Motorists driving up and down Shelby’s Main Street on Sunday morning might have noticed something odd as the crossed the bridge over their oft-flooded Black Fork River. Two gentlemen in neon yellow rain coats stared intently over the north side of the bridge as they moved methodically from one side to the other, one of them gently holding a yellow nylon rope attached to something in the river. Their movements seemed odd, to be sure, but their work is potentially significant in an effort to better understand - and then control - the seasonal flooding of the Black Fork.
What were these two gentlemen up to on Sunday? They were using technology to measure water levels and current speed using a sophisticated Doppler radar device. Looking like a small three foot boat, the device uses a combination of radar and sonar to establish everything from depth and water velocity, to the amount of sediment in the water. They were there, according to staff member Sean Brown, to continue their joint effort with the city of Shelby to collect and analyze data that will help the city make the best possible decisions about how to best mitigate flooding concerns in the city of Shelby.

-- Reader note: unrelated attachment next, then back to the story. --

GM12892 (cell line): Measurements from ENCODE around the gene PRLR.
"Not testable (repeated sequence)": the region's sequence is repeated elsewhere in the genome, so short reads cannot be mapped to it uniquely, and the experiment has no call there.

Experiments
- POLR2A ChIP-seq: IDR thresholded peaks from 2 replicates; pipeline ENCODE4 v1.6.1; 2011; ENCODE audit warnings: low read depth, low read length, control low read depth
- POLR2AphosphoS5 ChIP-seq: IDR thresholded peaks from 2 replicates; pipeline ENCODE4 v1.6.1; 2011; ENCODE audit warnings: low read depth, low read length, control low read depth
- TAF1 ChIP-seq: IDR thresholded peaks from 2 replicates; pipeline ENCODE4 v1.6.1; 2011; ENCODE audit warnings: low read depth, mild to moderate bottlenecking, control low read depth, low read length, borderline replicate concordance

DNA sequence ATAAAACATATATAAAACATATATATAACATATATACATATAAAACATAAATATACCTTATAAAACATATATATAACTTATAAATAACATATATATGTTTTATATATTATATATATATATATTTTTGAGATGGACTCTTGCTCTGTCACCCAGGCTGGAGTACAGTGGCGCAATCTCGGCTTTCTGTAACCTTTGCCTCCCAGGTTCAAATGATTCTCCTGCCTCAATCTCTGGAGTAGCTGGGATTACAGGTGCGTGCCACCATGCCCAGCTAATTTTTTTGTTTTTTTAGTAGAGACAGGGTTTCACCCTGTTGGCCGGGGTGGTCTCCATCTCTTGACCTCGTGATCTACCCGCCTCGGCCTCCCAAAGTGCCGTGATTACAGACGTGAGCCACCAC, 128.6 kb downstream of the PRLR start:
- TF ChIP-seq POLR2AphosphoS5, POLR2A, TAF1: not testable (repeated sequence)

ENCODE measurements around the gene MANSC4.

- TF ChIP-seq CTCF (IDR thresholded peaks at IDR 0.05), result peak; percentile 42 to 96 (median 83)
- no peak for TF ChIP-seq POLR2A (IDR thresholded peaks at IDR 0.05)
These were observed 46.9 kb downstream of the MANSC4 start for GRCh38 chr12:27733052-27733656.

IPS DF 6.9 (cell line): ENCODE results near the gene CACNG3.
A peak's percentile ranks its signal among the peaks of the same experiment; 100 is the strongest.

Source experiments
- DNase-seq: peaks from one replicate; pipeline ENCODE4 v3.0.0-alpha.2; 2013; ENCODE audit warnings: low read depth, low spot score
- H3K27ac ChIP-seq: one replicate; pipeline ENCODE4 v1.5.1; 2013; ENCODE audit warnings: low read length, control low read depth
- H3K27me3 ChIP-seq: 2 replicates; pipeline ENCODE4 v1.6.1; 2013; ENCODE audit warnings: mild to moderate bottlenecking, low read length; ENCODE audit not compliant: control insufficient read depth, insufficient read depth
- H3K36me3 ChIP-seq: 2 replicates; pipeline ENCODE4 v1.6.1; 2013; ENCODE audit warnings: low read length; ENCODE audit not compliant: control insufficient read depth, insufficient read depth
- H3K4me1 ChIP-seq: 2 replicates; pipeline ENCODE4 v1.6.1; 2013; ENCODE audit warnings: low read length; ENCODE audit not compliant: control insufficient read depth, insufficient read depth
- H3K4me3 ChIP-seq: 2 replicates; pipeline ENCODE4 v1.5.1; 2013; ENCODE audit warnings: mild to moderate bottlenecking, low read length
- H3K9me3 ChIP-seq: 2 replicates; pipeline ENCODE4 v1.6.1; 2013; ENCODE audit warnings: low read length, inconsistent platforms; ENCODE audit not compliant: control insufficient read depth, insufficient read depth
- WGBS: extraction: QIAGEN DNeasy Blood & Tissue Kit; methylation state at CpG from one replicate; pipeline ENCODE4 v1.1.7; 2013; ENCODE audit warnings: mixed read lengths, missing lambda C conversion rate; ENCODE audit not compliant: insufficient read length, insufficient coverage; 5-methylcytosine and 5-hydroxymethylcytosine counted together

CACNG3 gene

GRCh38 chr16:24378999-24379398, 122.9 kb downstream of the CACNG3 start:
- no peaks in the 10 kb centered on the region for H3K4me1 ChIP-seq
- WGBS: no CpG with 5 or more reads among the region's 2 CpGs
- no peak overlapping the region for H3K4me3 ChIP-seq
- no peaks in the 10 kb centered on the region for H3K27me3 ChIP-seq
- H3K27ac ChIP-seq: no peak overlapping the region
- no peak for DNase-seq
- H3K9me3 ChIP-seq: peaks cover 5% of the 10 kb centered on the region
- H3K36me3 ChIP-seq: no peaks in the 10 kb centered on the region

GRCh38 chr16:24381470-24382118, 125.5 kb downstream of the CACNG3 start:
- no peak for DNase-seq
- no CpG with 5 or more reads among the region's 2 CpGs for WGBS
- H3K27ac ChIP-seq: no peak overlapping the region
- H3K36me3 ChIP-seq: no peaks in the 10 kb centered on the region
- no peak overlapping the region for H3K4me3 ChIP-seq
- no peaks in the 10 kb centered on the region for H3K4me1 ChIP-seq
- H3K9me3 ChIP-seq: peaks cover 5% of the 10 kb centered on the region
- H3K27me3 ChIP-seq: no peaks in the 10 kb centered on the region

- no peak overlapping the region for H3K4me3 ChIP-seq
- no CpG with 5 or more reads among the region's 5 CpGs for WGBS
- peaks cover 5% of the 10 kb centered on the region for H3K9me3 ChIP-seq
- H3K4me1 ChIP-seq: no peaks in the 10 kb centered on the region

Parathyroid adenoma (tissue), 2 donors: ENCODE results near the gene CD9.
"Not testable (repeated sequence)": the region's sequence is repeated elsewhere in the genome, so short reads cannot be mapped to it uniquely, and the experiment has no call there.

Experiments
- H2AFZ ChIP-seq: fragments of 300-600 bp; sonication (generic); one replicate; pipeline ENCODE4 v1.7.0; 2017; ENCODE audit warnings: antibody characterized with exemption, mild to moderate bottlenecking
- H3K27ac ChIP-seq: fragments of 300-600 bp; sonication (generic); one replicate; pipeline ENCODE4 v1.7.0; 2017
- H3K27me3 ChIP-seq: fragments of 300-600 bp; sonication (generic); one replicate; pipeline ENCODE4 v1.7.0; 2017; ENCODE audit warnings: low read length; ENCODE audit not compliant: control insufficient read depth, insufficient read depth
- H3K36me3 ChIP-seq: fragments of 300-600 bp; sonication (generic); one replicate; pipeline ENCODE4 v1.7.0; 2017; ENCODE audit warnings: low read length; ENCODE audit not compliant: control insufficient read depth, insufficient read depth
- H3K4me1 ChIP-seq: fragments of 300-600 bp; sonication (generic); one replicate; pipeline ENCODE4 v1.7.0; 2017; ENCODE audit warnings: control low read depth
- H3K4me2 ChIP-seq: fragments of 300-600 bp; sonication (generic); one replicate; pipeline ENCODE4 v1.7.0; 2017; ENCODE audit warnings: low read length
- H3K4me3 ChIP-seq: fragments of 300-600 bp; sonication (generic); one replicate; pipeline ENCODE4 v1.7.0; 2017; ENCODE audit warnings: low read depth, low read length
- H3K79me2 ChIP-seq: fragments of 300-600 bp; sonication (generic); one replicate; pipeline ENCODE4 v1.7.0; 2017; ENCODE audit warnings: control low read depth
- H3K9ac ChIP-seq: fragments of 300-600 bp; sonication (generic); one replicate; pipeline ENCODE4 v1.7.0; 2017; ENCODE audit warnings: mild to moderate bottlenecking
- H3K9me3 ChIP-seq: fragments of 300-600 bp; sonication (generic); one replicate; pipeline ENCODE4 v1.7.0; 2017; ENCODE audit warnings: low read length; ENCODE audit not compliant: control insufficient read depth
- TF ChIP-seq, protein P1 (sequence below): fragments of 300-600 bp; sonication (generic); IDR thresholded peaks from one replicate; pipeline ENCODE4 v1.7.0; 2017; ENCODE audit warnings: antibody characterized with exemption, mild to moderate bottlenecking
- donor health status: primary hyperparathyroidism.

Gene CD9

Contracted through the Black Fork Subdistrict, the U.S. Geological Survey team was collecting data for a HEC-RAS (Hydrologic Engineering Center River Analysis System) study of approximately 10 miles of the Black Fork River, according to Shelby Mayor, Marilyn John. The HEC-RAS study will deliver a detailed computer model of the Black Fork in all different weather and volume conditions. The idea, according to John, is that engineering experts might have a factual, scientific model that may be used to recommend solid, financially sound decisions about how best to control flooding in the river.
The HEC-RAS study is expected to be completed by mid-2014, at which point an RFQ (request for qualifications) is scheduled be issued to engineering companies. The RFQ will be issued through the Muskingum Watershed District, the City of Shelby and other stakeholders. The goal, according to Mayor John, will be to learn what the selected engineering companies recommend to reduce the flood risk for the Black Fork and to gain a better understanding of the costs.
In the meantime, if you see two serious-looking gentlemen on the Black Fork bridge in downtown Shelby, don’t fret. What might look like a toy boat in the river is helping them conduct some serious research into how to keep downtown Shelby dry.